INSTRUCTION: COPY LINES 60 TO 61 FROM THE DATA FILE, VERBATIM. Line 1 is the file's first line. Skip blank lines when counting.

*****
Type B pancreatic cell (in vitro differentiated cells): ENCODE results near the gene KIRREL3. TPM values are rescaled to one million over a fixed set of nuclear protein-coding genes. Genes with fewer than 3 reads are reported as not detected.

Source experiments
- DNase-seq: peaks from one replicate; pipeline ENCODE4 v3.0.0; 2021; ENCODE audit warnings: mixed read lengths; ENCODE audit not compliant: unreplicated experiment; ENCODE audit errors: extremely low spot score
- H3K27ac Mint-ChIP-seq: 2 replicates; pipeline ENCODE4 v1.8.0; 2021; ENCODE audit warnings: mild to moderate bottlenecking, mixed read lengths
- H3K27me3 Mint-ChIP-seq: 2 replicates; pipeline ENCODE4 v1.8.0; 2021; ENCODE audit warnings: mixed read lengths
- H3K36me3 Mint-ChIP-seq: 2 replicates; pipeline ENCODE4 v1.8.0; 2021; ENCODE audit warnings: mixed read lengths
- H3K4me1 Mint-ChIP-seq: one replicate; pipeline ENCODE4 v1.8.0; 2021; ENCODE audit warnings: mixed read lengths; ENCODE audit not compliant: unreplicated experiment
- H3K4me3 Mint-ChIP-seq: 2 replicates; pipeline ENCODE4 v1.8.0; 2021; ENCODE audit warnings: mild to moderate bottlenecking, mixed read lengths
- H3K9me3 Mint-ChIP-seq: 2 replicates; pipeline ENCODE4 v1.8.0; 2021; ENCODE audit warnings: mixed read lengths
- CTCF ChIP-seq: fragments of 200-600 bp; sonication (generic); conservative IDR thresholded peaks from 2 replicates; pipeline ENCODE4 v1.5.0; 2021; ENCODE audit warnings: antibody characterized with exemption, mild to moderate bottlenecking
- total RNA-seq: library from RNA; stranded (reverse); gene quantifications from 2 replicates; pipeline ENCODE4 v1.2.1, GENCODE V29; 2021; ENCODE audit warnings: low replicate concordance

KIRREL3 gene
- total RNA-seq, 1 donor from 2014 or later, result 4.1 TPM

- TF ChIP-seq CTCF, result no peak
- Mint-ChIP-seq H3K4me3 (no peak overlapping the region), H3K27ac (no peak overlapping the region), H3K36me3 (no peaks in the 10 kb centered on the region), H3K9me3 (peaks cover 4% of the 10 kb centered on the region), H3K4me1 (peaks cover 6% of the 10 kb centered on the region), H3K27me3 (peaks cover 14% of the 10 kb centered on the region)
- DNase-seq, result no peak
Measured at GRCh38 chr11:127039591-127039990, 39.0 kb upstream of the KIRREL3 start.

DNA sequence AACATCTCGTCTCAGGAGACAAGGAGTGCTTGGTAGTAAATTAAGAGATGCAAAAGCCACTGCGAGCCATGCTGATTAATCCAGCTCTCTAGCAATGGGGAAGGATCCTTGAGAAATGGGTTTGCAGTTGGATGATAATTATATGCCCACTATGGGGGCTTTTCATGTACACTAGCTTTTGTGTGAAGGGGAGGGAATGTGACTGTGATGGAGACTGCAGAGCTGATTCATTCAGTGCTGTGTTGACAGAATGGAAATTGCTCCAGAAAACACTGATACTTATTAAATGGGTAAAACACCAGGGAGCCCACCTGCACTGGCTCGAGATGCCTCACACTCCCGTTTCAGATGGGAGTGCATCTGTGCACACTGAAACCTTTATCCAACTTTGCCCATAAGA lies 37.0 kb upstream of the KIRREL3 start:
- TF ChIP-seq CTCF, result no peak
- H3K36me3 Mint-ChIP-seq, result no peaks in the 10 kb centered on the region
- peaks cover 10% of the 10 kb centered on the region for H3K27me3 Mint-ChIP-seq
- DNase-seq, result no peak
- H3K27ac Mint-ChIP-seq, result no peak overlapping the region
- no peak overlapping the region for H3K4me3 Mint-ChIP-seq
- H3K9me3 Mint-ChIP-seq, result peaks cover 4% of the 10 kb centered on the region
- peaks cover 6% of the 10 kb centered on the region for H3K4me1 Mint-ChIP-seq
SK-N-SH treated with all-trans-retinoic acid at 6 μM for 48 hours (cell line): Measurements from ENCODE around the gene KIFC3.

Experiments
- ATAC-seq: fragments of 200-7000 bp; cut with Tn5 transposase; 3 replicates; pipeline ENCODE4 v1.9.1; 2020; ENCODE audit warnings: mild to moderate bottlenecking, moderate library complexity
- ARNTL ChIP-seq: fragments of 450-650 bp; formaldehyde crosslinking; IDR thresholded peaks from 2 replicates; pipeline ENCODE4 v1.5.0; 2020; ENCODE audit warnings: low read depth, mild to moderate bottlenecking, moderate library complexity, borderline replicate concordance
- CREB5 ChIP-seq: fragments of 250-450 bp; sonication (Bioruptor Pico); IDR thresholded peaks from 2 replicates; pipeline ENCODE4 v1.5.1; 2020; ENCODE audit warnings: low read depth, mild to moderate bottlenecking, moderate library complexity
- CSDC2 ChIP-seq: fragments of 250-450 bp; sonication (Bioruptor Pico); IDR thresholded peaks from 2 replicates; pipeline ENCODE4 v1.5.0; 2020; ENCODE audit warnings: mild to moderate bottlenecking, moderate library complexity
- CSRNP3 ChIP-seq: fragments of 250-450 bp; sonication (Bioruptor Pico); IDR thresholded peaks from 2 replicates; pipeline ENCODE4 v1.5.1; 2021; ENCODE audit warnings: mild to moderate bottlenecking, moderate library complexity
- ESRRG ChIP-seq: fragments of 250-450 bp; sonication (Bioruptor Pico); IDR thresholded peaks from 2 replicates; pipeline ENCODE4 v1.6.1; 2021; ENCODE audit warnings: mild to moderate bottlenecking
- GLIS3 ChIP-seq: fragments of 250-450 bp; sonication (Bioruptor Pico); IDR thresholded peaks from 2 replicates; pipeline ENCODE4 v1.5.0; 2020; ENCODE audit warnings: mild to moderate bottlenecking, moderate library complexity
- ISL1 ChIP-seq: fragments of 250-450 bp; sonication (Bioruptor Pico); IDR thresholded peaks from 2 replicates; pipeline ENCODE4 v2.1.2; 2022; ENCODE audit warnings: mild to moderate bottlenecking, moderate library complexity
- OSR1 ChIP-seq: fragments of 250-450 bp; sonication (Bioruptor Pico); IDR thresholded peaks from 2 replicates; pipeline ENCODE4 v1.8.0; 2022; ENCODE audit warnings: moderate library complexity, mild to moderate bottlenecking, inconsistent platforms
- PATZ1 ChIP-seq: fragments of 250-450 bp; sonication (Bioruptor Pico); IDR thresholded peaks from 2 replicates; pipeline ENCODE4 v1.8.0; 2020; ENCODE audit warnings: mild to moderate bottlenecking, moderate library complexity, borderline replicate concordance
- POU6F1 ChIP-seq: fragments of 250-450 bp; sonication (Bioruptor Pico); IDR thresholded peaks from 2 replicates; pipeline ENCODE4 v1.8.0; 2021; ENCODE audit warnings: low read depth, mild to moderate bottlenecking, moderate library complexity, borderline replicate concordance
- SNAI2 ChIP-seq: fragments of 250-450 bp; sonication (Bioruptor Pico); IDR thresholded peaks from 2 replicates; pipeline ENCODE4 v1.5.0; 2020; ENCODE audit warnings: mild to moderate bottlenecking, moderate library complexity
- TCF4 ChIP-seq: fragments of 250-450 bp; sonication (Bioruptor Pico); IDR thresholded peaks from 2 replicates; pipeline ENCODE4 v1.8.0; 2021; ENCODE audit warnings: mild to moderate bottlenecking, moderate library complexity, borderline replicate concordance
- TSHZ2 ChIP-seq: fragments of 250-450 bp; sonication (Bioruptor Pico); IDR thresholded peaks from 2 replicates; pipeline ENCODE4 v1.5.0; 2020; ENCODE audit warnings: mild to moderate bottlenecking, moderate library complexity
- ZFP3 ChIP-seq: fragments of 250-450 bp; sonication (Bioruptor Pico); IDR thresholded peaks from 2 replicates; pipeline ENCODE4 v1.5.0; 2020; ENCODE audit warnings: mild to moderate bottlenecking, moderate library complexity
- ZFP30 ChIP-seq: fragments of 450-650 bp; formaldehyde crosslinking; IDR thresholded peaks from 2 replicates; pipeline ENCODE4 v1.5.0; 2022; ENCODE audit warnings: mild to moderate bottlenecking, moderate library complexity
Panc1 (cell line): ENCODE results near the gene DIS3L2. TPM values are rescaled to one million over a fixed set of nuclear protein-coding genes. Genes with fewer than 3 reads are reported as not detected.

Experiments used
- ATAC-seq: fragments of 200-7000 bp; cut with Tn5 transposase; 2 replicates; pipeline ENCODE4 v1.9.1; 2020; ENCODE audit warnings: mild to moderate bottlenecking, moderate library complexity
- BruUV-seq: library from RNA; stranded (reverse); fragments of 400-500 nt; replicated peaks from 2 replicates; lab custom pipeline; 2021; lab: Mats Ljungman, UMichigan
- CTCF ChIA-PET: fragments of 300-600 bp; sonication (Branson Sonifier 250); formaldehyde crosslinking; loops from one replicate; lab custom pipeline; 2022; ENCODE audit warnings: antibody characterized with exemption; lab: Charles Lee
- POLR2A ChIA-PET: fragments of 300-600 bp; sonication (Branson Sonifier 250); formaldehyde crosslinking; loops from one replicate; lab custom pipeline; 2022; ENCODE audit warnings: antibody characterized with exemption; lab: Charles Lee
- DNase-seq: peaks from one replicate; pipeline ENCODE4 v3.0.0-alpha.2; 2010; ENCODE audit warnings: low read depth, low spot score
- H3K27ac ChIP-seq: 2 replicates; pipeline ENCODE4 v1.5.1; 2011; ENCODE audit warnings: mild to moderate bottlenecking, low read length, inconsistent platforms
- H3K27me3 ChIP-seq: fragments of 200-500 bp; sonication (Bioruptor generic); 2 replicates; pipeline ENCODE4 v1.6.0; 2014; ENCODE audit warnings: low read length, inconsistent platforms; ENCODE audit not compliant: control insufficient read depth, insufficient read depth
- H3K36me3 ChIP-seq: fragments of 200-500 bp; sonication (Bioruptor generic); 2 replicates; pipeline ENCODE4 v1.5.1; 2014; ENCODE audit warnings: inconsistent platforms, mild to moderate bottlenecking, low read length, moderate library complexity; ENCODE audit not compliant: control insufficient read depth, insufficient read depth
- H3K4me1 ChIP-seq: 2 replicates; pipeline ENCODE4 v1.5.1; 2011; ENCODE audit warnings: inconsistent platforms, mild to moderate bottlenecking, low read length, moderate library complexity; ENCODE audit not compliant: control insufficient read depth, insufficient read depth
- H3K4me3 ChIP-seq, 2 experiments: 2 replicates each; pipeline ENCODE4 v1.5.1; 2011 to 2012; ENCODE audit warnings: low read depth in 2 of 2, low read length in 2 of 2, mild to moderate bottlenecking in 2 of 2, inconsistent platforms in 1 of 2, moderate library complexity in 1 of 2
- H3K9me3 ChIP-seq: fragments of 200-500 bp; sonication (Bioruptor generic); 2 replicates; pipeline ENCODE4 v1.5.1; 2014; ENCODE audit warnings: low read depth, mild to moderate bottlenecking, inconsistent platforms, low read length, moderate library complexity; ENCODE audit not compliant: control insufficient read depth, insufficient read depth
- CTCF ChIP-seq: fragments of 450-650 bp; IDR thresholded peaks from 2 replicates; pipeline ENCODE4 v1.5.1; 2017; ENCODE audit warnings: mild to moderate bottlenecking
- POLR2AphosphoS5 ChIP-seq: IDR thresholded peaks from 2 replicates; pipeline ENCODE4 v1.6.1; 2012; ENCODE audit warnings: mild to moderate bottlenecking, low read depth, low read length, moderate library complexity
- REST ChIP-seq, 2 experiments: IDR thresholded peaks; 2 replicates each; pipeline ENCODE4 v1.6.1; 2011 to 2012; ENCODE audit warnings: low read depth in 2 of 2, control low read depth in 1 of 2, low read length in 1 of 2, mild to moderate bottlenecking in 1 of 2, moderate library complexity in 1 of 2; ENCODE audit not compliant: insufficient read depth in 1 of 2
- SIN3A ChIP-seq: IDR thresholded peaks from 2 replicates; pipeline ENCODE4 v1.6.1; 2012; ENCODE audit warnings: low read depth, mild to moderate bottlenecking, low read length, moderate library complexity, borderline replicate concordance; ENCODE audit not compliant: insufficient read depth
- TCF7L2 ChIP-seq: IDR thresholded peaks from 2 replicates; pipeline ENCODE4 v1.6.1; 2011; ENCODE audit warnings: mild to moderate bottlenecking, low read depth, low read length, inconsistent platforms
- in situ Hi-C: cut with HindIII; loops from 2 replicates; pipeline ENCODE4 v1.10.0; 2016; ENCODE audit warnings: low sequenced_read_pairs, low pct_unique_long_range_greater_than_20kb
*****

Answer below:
- REST ChIP-seq, 2 experiments: IDR thresholded peaks; 2 replicates each; pipeline ENCODE4 v1.6.1; 2011 to 2012; ENCODE audit warnings: low read depth in 2 of 2, control low read depth in 1 of 2, low read length in 1 of 2, mild to moderate bottlenecking in 1 of 2, moderate library complexity in 1 of 2; ENCODE audit not compliant: insufficient read depth in 1 of 2
- SIN3A ChIP-seq: IDR thresholded peaks from 2 replicates; pipeline ENCODE4 v1.6.1; 2012; ENCODE audit warnings: low read depth, mild to moderate bottlenecking, low read length, moderate library complexity, borderline replicate concordance; ENCODE audit not compliant: insufficient read depth